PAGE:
Lassie (1954) TV Poster Image

Lassie (1954)



One collie, 20 years of old-fashioned family adventures.
  • Network: Hulu
  • Genre: Drama
  • Release Year: 1954

What parents need to know

Positive messages

The series underscores the importance of family, loyalty, and the love of animals. The home lives presented reflect the television of the time -- with a traditional family structure, zero to no racial diversity, and old-fashioned gender roles.

Positive role models

Lassie understands everyone's needs and does her best to meet them. Most of the folks in her community try to make positive choices. Racial/ethnic minority characters are pretty much non-existent. Women often appear helpless or weak.

Violence & scariness

Nothing violent, but some episodes feature children caught in dangerous situations (like getting stuck in a well). Natural disasters like cyclones are sometimes part of the plot. Toy guns are visible. Once in a while folks fall down or get mildly hurt.

Sexy stuff
Not applicable
Not applicable

Campbell's Soup Company was the primary sponsor of the show, and its products are visible in the background.

Drinking, drugs, & smoking
Not applicable

Parents Need to Know

Parents need to know that the 1950s classic series Lassie features lots of cliff hanger moments with folks in trouble and a collie who is ready and able to save them. The show reflects the values of the time, including patriarchal roles for both men and women. It's mild by today's standards, but young viewers might be nervous to see children in dangerous situations (though they're always saved).

Kids say

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What's the story?

LASSIE (1954-1974) is the classic hit series featuring canine super heroine Lassie living in an American farming community. The series first features the dog living with 11-year-old Jeff Miller (Tommy Rettig), his mom Ellen (Jan Clayton), and Gramps (George Cleveland). But a few years later, she goes to live with Ruth (played by Cloris Leachman and later June Lockhart) and Paul Martin (played by John Sheppold and Hugh Reilly, respectively), and their adoptive son Timmy (Jon Provost). Life on the farm with Timmy is exciting, but her services are later needed by a unit of the United States Forest Rangers. Ultimately, she ends up settling down at a children's home, where she continues to protect humans and animals alike.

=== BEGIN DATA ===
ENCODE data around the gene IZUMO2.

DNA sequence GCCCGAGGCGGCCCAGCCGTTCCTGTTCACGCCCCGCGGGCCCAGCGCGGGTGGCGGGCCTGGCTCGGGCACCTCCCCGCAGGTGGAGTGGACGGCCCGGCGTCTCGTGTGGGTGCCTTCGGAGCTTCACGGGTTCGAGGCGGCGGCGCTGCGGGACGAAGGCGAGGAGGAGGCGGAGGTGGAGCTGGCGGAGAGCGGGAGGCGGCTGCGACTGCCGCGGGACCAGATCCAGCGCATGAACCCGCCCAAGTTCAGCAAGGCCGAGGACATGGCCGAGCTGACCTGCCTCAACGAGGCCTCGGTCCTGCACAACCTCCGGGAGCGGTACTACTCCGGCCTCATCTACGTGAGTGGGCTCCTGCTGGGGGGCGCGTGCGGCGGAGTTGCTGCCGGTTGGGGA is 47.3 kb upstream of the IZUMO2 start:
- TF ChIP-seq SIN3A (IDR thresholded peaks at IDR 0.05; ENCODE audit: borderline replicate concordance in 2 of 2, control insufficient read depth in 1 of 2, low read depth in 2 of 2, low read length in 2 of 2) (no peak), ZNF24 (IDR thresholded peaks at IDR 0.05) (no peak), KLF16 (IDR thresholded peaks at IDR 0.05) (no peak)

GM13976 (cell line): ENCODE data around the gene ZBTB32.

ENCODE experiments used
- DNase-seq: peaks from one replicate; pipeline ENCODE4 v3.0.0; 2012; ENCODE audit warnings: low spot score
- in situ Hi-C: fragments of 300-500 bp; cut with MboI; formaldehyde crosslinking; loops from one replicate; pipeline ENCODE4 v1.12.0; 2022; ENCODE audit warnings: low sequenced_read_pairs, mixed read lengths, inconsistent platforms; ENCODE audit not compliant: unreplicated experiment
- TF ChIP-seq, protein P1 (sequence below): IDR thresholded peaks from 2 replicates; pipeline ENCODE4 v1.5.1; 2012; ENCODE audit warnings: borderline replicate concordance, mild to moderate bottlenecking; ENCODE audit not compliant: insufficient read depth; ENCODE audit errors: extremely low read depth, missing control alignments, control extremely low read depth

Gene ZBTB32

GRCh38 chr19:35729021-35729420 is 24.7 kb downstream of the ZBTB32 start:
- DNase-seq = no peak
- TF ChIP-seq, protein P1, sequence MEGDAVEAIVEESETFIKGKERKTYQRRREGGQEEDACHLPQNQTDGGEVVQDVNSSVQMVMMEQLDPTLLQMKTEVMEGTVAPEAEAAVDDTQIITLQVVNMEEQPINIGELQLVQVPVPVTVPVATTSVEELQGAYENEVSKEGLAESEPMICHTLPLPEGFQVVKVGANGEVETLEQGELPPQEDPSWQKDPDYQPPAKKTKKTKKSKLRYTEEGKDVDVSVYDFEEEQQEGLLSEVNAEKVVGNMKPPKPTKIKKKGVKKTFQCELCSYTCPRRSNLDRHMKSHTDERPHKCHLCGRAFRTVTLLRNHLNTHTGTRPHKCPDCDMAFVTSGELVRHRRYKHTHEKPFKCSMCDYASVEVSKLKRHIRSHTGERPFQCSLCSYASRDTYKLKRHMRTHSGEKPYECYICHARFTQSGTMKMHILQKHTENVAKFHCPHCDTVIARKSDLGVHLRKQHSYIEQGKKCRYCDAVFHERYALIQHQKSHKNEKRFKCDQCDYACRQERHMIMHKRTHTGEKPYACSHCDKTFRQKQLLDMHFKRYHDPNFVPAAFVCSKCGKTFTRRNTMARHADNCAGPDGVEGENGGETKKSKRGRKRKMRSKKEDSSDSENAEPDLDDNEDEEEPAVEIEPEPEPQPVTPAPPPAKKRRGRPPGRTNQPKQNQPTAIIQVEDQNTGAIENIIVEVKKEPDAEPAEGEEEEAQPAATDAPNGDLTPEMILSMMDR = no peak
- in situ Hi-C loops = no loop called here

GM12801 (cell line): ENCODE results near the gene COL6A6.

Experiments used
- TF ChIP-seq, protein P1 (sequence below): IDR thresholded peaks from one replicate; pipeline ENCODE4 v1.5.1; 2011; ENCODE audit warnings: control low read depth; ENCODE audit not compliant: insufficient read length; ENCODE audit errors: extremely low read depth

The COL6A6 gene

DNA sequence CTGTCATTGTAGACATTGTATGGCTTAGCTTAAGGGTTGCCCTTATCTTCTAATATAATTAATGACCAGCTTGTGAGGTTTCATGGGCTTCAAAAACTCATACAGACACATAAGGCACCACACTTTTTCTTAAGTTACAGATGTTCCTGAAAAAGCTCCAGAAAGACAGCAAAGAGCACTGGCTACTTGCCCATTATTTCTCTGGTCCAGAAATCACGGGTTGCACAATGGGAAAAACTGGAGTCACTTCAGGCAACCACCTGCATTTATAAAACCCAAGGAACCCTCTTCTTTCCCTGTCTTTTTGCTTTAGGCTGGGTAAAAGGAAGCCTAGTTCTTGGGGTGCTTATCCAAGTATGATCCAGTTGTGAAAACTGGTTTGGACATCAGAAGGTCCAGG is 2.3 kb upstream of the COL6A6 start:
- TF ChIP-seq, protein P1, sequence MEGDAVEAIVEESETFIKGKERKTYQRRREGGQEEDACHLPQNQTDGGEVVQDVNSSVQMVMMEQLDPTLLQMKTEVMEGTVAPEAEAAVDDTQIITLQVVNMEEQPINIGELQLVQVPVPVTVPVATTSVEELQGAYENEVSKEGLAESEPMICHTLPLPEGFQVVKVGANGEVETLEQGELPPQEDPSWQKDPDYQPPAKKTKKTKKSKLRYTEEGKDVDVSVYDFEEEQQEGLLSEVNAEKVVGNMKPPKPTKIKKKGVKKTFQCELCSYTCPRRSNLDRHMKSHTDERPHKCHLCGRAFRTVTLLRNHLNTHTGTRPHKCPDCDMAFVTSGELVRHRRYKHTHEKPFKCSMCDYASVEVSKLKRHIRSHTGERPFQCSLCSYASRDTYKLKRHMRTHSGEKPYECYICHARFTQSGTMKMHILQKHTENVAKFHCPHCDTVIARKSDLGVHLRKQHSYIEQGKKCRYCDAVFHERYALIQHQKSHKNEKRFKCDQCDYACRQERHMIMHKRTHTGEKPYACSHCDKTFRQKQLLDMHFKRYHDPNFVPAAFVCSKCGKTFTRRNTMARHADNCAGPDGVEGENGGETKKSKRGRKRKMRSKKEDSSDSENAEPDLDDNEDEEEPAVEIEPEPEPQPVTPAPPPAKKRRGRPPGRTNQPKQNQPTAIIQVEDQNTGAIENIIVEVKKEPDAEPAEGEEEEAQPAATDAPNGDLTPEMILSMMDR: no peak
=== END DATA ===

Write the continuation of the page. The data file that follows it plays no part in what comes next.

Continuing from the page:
Is it any good?


From saving people trapped in wells and caught in bear traps, to independently leading ailing dogs to the downtown veterinarian's office, Lassie tells the tales of a canine heroine who is often smarter and more talented than humans. But the show, and its furry lead character, also reflect many of the post-World War II values of the time, including the importance of family, working hard, and being loyal. Meanwhile, Lassie serves as the show's matriarch, a role defined by the patriarchal values of the time, thanks to her natural capacity to identify everyone's needs, as well as her willingness to serve them.

While the years spent with Timmy are certainly the most popular for Lassie (the syndication title for which is Timmy and Lassie), the show's 20-year run manages to survive various cast switches, as well as the dog's various lifestyle changes. To date, the show continues to play a role in American popular culture, and Lassie herself continues to be known as one of the greatest TV stars of all time.

Families can talk about...

  • Families can talk about how TV characters, human or otherwise, can remain popular even after a show is over. What is it about those characters that give them their longevity?

  • Who are some of your favorite classic TV characters? Are there any modern TV characters who you think will be popular 30 years from now?

  • How has the depiction of families changed over the years? Does anything about how the families in Lassie are portrayed suprise you?

TV details

Premiere date:September 12, 1954
Cast:Hugh Reilly, Jon Provost, June Lockhart
Topics:Cats, dogs, and mice
TV rating:TV-Y7
Available on:DVD, Streaming

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What parents and kids say

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Adult Written byLowe's man February 15, 2016

Fine show in general, but look out for a few problem areas.

This show may or may not appeal to kids today. It'll probably appeal to some kids, but definitely not to others. 1950s values, both good and bad, are shown. Many of the show's values are good, such as leadership, loyalty, patriotism, hard work and looking out for others. Other values are less admirable, such as the nonexistence of nonwhites. Then there are the outdated roles of men and women. If gender-specific tasks were the only issue, all you'd have to do would be to tell children that times were different then. But a few things about this series, such as men not even wanting anything to do with certain aspects of the "women's 'sphere'", this gender stereotyping goes somewhat beyond "mere" gender tasks and gender roles. This is pretty much a "know your kid" show. More details can be found in my review of TIMMY AND LASSIE.


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